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Why T-Cell Testing Is Necessary For Long-Term Approach To Coronavirus

When the COVID-19 pandemic began, medical researchers and scientists were put to the test when it came to finding a solution that kept the spread and the rate of serious illness down as much as possible. The first choice for doing so was developing an effective vaccine that could be given to as many people as possible in the hopes that it would prevent the long-term spread and infection rates. Now that the vaccines have been rolled out, there is a bit more breathing room to develop other forms of testing and management techniques when it comes to COVID-19.

One such testing route that has been making headlines recently is T-cell testing. T-cell testing can be used to help track and evaluate how well vaccines are working, as well as immunity rates across populations that have been most heavily affected. It could also be used to determine just how long a vaccine will be effective for. But what is T-cell testing, exactly? And how is it going to help prevent the spread of COVID-19?

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How To Identify Lyme Disease Rashes (And Their Lookalikes)

Lyme disease is a bacterial infection transmitted to humans through tick bites. When a tick infected with the borrelia bacteria manages to transfer it to a person, they may experience symptoms such as fever, chills, muscles and joint aches, headache, fatigue, and swollen lymph nodes. In some cases of Lyme disease, a rash will also develop. The rash most commonly associated with Lyme disease appears as a red bulls-eye shape. In medical terms, it is referred to as erythema migrans.

In as many as 30% of people with Lyme disease, however, a rash may not appear at all, or a different type of rash can develop that resembles that of various other conditions. To help determine if you have become infected with Lyme disease, it’s important to know what the rash looks like, what it could resemble, and at what stage in the disease it appears. Read on to learn how to identify Lyme disease rashes (and how to differentiate between their lookalikes).

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Can Lyme Disease Cause PANDAS?

Lyme disease can affect both physical and mental health in various ways. The disease, transmitted by infected ticks, is caused by the borrelia bacteria. When Lyme disease is not treated promptly, it can lead to health issues such as cognitive decline, joint pain and inflammation, arthritic conditions, and nervous system issues. Lyme disease has also been associated with the onset or worsening of other health conditions.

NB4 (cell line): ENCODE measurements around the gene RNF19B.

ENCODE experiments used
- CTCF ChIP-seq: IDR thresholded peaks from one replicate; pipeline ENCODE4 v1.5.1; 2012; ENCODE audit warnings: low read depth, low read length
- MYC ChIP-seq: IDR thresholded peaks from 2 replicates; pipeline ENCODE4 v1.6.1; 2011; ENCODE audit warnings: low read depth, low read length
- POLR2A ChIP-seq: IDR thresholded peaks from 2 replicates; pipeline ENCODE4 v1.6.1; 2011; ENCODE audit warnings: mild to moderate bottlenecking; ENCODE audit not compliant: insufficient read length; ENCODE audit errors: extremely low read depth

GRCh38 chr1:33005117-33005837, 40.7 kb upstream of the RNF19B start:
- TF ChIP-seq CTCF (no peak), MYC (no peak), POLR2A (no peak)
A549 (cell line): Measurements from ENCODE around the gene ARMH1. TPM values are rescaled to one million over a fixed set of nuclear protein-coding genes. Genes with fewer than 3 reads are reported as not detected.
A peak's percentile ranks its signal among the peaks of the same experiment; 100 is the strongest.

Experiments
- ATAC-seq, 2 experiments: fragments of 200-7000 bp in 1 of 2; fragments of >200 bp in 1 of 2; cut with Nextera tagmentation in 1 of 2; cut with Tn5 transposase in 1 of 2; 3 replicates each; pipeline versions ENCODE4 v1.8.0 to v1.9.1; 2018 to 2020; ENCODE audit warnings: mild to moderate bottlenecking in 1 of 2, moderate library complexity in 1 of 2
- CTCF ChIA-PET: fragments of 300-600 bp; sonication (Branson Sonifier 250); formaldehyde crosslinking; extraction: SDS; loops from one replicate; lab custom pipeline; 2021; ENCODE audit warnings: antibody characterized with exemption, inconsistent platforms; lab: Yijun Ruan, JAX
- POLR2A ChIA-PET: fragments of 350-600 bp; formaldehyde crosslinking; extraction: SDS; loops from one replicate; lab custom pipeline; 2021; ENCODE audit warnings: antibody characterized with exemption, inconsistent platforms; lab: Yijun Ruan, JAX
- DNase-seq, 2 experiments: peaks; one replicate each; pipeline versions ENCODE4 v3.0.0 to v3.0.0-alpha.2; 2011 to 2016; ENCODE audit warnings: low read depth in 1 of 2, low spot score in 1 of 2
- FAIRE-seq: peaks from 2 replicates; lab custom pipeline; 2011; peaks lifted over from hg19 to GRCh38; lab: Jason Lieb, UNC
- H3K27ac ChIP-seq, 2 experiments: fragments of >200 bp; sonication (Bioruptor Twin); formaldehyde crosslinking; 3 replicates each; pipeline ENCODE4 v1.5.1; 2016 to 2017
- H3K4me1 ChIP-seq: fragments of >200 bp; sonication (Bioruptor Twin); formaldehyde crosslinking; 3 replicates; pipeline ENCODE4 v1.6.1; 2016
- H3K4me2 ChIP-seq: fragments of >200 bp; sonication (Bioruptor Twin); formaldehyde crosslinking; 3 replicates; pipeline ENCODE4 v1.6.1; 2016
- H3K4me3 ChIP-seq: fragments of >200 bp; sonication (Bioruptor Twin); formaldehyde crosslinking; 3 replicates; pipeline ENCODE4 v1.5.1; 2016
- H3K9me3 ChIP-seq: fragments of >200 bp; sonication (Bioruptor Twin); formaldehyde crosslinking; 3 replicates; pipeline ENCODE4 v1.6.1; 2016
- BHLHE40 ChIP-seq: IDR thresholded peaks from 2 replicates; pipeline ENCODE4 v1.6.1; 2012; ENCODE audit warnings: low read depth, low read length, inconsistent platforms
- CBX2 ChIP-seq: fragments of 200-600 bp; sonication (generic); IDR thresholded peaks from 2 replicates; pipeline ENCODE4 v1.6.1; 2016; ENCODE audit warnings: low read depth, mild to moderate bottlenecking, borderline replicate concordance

If a child contracts Lyme disease, they can also develop a condition known as PANDAS. But what is PANDAS, exactly? And can Lyme disease cause PANDAS directly?

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How To Identify PANDAS In Children

PANDAS is the acronym for the health condition known as “pediatric autoimmune neuropsychiatric disorders associated with streptococcus”. It is a syndrome that can occur after a child contracts an infection caused by the Streptococcus pyogenes bacteria.

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What Is The Role Of IgG In Immune Response?

Each cell, protein, vitamin and nutrient in the body plays a role in how well the immune system functions, as well as the way it regulates and maintains its power to fight off harmful pathogens. Key cells and proteins that work together within the immune system include cytokines, lymphocytes, neutrophils, macrophages, complement proteins, and antibodies.

Antibodies, in particular, have special roles to play when it comes to your immunity. There are five in total, each serving a specific purpose. IgM antibodies, for example, are produced to hunt pathogens and mark them for destruction. The IgE antibody was recently found to have a role in allergies and the response of the immune system when an allergen enters the system. Certain lymphocytes called B cells rely on IgD to help produce new antibodies, and IgA is found in serum, nasal discharge, saliva, and breast milk and plays a role in maternal immunity, among other things.

The most prevalent antibody, however, is IgG. It makes up over 70% of all antibodies found in the system and is the only one that can pass through placenta, essentially protecting newborns in the womb and for a week after birth. It protects the body as a whole after being transported to blood and tissue. But what is the role of IgG in immune response, exactly?

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